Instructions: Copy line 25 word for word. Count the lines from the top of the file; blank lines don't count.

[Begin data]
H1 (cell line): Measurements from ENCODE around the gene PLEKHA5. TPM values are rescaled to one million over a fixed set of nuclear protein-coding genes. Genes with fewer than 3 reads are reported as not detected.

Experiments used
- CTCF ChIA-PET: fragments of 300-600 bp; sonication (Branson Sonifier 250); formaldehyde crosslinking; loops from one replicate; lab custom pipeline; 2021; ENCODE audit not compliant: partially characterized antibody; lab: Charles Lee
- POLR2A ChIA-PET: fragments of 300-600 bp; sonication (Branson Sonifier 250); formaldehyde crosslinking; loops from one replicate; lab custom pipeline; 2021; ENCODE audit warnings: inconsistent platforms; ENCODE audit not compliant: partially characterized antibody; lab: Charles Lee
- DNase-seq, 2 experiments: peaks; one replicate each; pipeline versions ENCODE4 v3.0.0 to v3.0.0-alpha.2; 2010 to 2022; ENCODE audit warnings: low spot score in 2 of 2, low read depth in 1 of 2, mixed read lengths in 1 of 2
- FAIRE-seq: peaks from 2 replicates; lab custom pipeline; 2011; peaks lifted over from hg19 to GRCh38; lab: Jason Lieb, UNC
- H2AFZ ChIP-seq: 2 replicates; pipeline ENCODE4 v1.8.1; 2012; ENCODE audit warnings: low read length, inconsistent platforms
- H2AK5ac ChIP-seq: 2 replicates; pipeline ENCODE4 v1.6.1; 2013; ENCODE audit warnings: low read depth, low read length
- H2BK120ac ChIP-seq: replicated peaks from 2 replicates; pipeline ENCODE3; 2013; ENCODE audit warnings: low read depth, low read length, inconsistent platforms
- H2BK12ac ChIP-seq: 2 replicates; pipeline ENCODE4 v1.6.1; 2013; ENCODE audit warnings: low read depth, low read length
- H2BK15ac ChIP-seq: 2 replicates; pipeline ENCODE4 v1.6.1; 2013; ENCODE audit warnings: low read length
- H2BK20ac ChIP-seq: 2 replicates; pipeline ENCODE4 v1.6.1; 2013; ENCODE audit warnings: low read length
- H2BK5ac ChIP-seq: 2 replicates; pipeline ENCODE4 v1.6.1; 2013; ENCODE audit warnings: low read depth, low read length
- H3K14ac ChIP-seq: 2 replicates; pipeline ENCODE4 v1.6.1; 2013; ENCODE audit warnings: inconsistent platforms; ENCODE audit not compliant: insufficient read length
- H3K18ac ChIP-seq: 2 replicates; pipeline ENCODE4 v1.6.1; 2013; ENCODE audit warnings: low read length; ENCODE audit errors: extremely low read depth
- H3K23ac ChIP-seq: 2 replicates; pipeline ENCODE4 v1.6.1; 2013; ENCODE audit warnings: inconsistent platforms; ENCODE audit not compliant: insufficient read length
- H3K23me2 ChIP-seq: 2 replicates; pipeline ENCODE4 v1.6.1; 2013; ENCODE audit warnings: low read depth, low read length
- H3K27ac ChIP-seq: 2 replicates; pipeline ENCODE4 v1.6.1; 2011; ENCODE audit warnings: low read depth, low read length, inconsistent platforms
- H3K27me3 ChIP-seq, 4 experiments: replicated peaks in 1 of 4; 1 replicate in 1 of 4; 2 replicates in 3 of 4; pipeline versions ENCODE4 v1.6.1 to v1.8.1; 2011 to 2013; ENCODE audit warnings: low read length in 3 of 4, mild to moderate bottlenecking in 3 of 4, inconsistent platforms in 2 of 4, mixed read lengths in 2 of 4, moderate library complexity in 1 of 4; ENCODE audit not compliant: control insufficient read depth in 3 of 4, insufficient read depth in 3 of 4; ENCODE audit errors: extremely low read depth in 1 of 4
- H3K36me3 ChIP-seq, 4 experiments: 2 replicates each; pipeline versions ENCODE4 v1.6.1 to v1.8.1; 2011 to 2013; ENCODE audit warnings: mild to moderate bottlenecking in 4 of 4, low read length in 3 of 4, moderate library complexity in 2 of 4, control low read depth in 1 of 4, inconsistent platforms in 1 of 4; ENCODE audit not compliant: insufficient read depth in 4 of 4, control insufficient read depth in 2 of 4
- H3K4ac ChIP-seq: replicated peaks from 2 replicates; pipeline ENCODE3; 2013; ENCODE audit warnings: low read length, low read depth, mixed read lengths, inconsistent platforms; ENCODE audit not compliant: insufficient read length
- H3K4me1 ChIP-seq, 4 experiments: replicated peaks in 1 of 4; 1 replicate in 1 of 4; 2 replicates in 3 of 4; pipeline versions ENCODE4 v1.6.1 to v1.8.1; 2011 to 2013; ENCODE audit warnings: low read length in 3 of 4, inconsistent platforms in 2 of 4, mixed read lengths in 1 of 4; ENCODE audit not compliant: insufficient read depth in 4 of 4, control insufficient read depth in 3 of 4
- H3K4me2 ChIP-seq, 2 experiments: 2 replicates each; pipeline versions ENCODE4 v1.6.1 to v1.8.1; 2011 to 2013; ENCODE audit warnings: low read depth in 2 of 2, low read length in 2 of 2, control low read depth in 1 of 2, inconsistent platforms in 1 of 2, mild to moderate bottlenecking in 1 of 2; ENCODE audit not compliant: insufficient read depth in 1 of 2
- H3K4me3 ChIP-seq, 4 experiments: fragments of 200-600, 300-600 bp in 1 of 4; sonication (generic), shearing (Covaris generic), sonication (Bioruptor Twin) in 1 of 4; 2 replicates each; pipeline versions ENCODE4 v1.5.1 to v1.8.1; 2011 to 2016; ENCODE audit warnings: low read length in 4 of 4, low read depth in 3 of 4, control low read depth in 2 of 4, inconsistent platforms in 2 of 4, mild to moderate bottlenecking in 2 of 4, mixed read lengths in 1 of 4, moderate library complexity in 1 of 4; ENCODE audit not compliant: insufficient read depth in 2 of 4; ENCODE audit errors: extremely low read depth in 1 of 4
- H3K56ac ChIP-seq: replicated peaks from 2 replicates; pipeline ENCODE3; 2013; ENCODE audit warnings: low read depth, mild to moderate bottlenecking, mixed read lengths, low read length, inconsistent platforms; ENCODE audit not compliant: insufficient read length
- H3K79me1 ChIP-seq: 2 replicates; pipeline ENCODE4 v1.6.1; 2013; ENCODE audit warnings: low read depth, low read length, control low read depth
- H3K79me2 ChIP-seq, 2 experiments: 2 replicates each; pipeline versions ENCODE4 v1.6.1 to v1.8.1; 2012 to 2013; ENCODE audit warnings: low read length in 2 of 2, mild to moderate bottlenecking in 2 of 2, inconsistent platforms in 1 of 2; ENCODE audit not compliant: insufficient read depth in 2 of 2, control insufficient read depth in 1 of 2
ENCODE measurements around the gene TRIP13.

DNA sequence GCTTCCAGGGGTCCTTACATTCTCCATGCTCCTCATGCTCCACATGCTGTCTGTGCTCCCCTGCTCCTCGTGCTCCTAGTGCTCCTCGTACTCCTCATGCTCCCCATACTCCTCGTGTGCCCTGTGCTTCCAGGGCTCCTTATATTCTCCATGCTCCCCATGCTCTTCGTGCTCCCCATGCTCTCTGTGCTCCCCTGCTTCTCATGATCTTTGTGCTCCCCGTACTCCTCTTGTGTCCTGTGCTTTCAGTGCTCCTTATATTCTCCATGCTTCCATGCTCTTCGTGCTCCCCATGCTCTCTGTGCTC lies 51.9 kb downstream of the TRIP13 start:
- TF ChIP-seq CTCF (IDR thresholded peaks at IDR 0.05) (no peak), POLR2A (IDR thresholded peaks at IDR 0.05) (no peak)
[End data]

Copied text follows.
- H3K56ac ChIP-seq: replicated peaks from 2 replicates; pipeline ENCODE3; 2013; ENCODE audit warnings: low read depth, mild to moderate bottlenecking, mixed read lengths, low read length, inconsistent platforms; ENCODE audit not compliant: insufficient read length